If you’re searching for affordable rounds, it’s hard to match the price of lead round nose bullets. But before you make a purchase, be sure to understand when, and when not, to use this popular ammunition choice.
Your Guide to Lead Round Nose Bullets
What is a Lead Round Nose Bullet?
The lead round nose is likely the most simple of all the available bullet types. This bullet is made entirely of lead. There’s no copper or hard-metal jacket of any type (like you’d expect from a full metal jacket bullet). The nose is rounded, resembling a half sphere. It doesn’t have any hollow points, pockets, or sharp edges whatsoever.
Lead round noses are easily distinguished from other bullet types. LRN bullets are completely dark grey with a rounded nose. (No copper color or colored tip, and no points at the front.) For many people, they are the basic image pictured when they hear the word “bullet.”
Lead round noses are also the most historic of all bullet types. Manufacturers loaded the first cartridges produced with “balls” that more or less resembled the modern lead round nose. While we’ve made innovations through history, the lead round nose still has a place in modern firearms.
Specific performance will vary from product to product, and will also depend on the firearm you are using, but you’ll generally find similar performance characteristics among all lead round nose ammunition. You can break down performance into three areas:
1.) Internal (inside the gun)
2.) External (from the gun to the target)
3.) Terminal (performance once the bullet strikes).
Internally, the lead round nose generally falls short of other rounds, especially jacketed rounds. Because of the softer lead metal, it can jam more easily. It will also leave more powder particles in the barrel than most jacketed bullets. This is called “fouling”. However, jacketed hollow points may jam more than LRN because of the recession on the tip.
For external ballistics, however, lead round noses usually perform just as well as any other bullet.
Most shooters discover little difference between a lead round nose bullet and a comparable full metal jacket or ballistic-tip bullet. However, flight performance compared to hollow points can be better, as the round nose often creates superior aerodynamics compared to the cupped tip of a JHP. The concern with lead round nose bullets is that over time, lead fouling can reduce external ballistics and downrange accuracy, but this can be avoided through proper cleaning.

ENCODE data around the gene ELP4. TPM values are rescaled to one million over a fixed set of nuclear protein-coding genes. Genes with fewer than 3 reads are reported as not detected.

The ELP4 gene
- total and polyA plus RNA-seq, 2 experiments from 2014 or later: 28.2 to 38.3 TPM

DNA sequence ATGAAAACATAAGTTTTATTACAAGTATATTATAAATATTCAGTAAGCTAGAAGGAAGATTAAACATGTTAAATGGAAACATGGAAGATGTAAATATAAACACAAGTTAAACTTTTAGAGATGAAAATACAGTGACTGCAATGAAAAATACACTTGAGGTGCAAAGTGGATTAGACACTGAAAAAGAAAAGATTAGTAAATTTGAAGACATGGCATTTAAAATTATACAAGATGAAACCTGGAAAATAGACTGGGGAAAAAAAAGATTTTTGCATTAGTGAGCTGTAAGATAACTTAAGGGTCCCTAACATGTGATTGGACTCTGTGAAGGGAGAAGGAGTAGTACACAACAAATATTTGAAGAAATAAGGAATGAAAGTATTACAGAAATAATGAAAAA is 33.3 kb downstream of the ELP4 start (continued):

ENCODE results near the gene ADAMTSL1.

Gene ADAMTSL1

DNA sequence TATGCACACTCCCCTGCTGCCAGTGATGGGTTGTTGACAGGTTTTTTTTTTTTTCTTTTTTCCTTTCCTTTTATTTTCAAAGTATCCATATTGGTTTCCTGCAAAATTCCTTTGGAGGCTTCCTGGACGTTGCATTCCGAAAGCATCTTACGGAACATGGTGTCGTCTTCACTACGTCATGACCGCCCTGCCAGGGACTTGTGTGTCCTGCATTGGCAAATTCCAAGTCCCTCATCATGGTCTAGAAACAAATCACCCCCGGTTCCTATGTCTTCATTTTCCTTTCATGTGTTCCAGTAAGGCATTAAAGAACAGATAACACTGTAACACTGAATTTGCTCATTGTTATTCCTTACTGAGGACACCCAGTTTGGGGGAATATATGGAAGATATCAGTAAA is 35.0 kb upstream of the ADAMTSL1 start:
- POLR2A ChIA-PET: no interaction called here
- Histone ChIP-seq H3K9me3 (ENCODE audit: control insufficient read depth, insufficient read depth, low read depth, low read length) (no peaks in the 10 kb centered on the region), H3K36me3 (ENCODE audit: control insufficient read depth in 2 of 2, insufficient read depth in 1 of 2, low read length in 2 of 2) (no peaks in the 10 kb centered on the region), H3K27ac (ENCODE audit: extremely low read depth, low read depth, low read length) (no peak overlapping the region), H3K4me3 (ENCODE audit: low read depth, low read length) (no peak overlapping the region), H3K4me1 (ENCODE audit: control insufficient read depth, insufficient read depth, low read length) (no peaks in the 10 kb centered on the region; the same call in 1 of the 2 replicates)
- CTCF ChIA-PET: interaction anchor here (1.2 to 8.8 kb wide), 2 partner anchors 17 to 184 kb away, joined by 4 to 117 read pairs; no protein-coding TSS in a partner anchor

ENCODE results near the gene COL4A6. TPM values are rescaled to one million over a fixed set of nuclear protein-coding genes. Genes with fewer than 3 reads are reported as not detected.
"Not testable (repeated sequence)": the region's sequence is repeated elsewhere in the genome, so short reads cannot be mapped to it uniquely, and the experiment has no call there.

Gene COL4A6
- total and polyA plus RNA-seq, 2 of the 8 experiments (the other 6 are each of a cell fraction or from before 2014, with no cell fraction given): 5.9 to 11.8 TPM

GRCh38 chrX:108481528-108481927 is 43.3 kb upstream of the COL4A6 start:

Lead round nose bullets also have balanced performance for terminal ballistics. Although the soft metal will expand, LRN bullets usually keep their basic shape better than hollow-point ammunition, driving deeper penetration. This means that lead round nose ammunition often delivers a balance of expansion and penetration, making it ideal for hunting. However, the use of LRN ammo for self defense is still debated, as the low velocities of handguns may not be enough to drive expansion.
Advantages of Lead Round Nose Bullets
Price of LRN Loaded Ammo
The most notable advantage for a lead round nose is the cost. This is the most basic and simple type of bullet, so it’s the easiest and fastest to manufacture. It’s also made from one the most affordable metals. Copper is usually about three-times more expensive than lead, so full metal jackets, jacketed hollow points, and all-copper bullets will come with a higher price tag.
Lead round nose bullets are also versatile and can be used for many purposes. Because of the price tag and general accuracy, they make a great choice for casual target shooting and backyard plinking, especially in .22-caliber cartridges. They can also be used for hunting, as the penetration and expansion is good for dropping game without significant damage to the meat. Interestingly, lead round noses are often used for either small or large game, but not medium-sized animals.
LRN is good for small game, like rabbits and squirrels. The bullets can penetrate and expand without damaging the meat, which is more likely with the rapid expansion of a hollow point. They are also good for large game, like moose or brown bear, because the bullet expands but still penetrates, allowing the projectile to reach the vitals.
Disadvantages of LRN Bullets
Toxicity of Lead Round Nose Bullets
As you likely know, lead is toxic. Because of this, the use of lead round nose bullets has been restricted in many areas, including some public hunting grounds and indoor gun ranges. Many public hunting areas prohibit the use of lead ammunition to ensure greater health for the ecosystem.
Also, when lead round nose bullets are used, a small amount of lead particles are ejected into the air. This may not be a major concern outdoors, but inside this dust can become concentrated, creating toxic conditions. This is leading many indoor ranges to ban lead-only bullets.
Lead round noses also leave fouling in the barrel, which if left uncleaned will impact accuracy and performance. Any responsible gun owner knows the importance of cleaning their weapon, but heavy fouling still remains a concern.
Bottomline: Use Lead Round Nose for High Volume Outdoor Target Shooting
If you’re looking for an affordable option for high-volume outdoor target shooting, especially for small-caliber rimfire rifles, the lead round nose is a good choice. You’ll have the rounds you need for a full day of plinking without emptying your bank account. You can also use LRN ammo for certain hunting situations, but you must make sure that using lead rounds is legal in that area.